What vitamins help fight free radicals?

Several vitamins function as antioxidants and help fight free radicals. Vitamins A, C, and E are examples of antioxidants that are found in food and may also be taken in supplement form.

Vitamin A results from the breakdown of β-carotene, which is found in many plant-source foods such as brightly-colored fruits and vegetables. Examples of foods containing β-carotene are black-eyed peas, spinach, bok choy, kale, carrots and sweet potato. Carotenoids, which also include lycopene, lutein, and zeaxanthin, may serve as antioxidants by terminating free radical attacks by binding to them.[23]

Vitamin C, or ascorbic acid, is found in large amounts in many plant-source foods. It is considered a powerful and non-toxic antioxidant found naturally in foods.[24] Ascorbic acid is able to stop the activity of free radicals by transferring a single electron.[25]

Vitamin E is the name used to refer to tocopherols, which are a class of compounds. These are found in lots of different foods, including green leafy vegetables and fatty foods such as vegetable oils, seeds, nuts, and egg yolk. The tocopherols have antioxidant properties that help protect cells from damage of free radicals.[26]

Can you repair your cells?

Cellular health is key to healthy aging. One theory states that human aging is the result of aging cells, in which more and more cells are irreversibly damaged.[27] This dysfunction of the cells is associated with development of numerous chronic diseases.

There are several possible reasons for the accumulation of damaged cells with age. One possible reason is that the immune system declines with age. It is also possible that the damaged cells may promote the creation of others, or that the immune system cannot recognize such cells and thus cannot remove them.[28]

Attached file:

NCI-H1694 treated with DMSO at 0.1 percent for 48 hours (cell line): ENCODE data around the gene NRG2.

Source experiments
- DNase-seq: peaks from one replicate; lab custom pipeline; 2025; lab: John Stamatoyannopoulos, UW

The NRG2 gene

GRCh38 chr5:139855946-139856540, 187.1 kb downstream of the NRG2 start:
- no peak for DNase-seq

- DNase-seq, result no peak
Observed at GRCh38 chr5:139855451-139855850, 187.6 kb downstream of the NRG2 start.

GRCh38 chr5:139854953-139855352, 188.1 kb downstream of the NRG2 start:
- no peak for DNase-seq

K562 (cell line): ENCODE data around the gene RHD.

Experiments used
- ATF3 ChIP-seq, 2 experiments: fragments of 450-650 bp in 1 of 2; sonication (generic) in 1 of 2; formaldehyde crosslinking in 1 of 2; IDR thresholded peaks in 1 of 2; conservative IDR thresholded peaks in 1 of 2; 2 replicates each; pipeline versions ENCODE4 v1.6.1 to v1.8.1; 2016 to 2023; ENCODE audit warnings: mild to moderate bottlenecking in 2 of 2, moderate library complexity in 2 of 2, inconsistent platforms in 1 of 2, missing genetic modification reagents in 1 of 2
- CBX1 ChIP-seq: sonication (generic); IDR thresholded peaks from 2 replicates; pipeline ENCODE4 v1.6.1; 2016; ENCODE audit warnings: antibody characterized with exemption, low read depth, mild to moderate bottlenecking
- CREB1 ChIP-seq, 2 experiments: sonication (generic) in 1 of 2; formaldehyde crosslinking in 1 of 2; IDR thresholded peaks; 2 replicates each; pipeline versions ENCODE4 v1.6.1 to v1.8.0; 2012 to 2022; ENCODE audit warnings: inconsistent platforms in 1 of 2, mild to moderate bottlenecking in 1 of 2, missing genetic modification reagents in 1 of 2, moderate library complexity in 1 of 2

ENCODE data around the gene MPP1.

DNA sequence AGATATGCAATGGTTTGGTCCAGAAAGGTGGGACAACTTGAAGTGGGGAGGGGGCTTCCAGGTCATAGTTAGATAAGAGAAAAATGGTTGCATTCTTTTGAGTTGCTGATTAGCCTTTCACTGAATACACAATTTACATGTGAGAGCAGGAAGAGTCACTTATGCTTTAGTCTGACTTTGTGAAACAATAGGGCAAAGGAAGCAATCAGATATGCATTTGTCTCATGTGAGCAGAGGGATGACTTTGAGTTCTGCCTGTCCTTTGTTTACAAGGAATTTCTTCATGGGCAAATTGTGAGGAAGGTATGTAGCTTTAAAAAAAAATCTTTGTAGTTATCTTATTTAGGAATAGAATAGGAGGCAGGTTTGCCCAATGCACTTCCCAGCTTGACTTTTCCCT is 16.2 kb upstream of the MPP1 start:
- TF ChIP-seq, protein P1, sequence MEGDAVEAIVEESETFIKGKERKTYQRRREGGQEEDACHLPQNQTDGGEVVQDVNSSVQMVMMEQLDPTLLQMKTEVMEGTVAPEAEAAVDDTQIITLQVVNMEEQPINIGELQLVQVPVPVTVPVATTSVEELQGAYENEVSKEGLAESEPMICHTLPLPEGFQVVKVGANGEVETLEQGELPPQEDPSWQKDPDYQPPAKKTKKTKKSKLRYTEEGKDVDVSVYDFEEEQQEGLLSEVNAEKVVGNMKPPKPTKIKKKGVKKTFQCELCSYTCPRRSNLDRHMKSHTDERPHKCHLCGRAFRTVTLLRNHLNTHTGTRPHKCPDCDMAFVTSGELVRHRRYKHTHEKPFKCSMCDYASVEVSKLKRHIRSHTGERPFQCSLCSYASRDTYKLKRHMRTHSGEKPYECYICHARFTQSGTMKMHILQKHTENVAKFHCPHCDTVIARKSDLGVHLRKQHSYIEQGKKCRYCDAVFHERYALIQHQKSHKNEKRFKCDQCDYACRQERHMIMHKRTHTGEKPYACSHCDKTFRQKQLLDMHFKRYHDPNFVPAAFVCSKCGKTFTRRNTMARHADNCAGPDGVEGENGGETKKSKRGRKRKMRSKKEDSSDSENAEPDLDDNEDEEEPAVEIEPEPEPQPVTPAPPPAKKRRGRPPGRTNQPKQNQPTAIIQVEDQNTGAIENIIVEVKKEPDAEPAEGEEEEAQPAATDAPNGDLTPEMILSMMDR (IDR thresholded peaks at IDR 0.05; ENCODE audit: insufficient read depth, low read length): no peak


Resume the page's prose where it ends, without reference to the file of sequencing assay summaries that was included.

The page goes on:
Considering the health of mitochondria, the powerhouse of the cell, is key when it comes to healthy aging. Mitochondria are not only involved in energy production, but also in creating building blocks for genetic material, cellular communication, and cell growth and death, among other functions. Steps you can take to keep mitochondria in shape include eating a healthy diet rich in vitamins and minerals and getting regular exercise.

Urolithin A, which is a compound made in the gut from polyphenols that are found in foods such as pomegranates, berries, and nuts, also plays an important role in cellular health. Urolithin A helps to remove damaged mitochondria to make way for newer, healthier ones. As only 40% of people are able to make enough of this, taking it in supplement form is a way to ensure you get enough. This compound is now available in a form that allows you to consume a level that makes a difference in terms of healthy aging, the supplement Mitopure™ Urolithin A.

Mitopure is a highly pure form of Urolithin A that supports cells’ ability to renew mitochondria during the aging process. This delivers much purer and stronger levels than diet alone. Research has shown that this may work to slow and even reverse the deterioration of the mitochondria with age.[29]